Port terminal operators on the south shore of Burrard Inlet want the Port of Vancouver to tell them what its plan is for their part of the harbour, if a federal environmental review rejects the $3.5 billion Roberts Bank Terminal 2 proposal.
“Can the port confirm if it has a plan for the south shore that will affect existing tenants and operators?” was the question a spokesman for the group of operators asked at the Vancouver Fraser Port Authority annual general meeting, to which executives didn’t offer a direct answer.
Port authority CEO Robin Silvester said he remains confident that Roberts Bank Terminal 2 “can be approved and will be approved,” but until it is, “it’s really important that we preserve the opportunities to create new capacity for Canada’s international trade.”
In the long run, however, that priority “may mean though, that not every activity that has historically been on the scarce waterfront lands that we have can remain there,” said Peter Xotta, the port’s vice-president for planning and operations.
The question was raised by a group of tenants including CN and CP Rail, grain elevators and West Coast Reduction.
For months, West Coast Reduction has been publicly pressuring the Port of Vancouver for a commitment to a five-year extension of its lease fro the 2.5-hectare site where it has operated an animal-waste rendering plant since 1964.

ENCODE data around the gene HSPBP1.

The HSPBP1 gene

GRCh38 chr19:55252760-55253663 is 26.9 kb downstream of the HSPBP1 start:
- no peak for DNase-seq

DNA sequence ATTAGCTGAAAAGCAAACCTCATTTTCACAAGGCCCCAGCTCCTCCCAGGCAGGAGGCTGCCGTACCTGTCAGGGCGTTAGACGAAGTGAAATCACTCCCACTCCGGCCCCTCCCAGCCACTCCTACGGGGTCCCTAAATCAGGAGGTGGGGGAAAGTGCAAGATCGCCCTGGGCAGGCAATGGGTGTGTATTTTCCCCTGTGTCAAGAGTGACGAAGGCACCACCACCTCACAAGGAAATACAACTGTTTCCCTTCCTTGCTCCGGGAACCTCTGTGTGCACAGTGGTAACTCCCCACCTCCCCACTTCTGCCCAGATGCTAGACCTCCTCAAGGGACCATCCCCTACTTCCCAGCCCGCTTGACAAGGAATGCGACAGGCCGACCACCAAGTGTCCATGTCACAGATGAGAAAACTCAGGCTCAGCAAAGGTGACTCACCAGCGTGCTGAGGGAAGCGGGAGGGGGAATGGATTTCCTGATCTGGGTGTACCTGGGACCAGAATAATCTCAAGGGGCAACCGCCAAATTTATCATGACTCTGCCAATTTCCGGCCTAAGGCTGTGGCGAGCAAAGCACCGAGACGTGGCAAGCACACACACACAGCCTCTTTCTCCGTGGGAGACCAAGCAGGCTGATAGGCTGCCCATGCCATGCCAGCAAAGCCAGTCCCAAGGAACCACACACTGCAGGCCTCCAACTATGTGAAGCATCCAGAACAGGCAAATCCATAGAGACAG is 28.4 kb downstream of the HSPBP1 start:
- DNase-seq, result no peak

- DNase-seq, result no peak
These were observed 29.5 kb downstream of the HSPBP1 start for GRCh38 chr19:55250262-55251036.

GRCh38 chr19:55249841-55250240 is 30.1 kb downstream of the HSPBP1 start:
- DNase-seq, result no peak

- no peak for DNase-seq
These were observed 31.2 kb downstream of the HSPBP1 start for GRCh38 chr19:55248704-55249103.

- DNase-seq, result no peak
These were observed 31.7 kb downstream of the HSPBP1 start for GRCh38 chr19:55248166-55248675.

In recent years, more of the rendering plant’s output has gone into feedstock for biofuels and the company has seen expanding interest in canola exports from a facility it also operates.
In February, Silvester told Postmedia that managing trade through the port is “a complex balance,” that is compounded by increasing pressures on the facility’s finite industrial land base.
On Tuesday, the port’s message wasn’t substantially different as the port authority fielded questions about its plans for the south shore, whether there would be community consultations on any land-use changes on the south shore and environmental concerns over the Terminal 2 project.
On the environmental front, opponents suggested container expansions in Vancouver’s inner harbour and at the Port of Prince Rupert would be better options to accommodate growth in container traffic on the West Coast than building a new, artificial island in the fragile Fraser River estuary.
A decision based on a review of the Impact Assessment Agency of Canada, which replaced the Environmental Assessment Agency, was delayed by the COVID-19 pandemic.
It completed its report last fall, but Environment Minister Jonathan Wilkinson’s office sent it back for more information, which the port authority aims to provide by this summer.
On Tuesday, the port’s vice-president of infrastructure, Cliff Stewart, maintained that the Terminal 2 proposal would be built in deep water away from intertidal habitats an it would “fully mitigate” impacts from both construction and operations of the facility.
This article originally titled Port of Vancouver pressed on its plans for inner harbour written by Derrick Penner was originally published in the Vancouver Sun on June 2, 2021.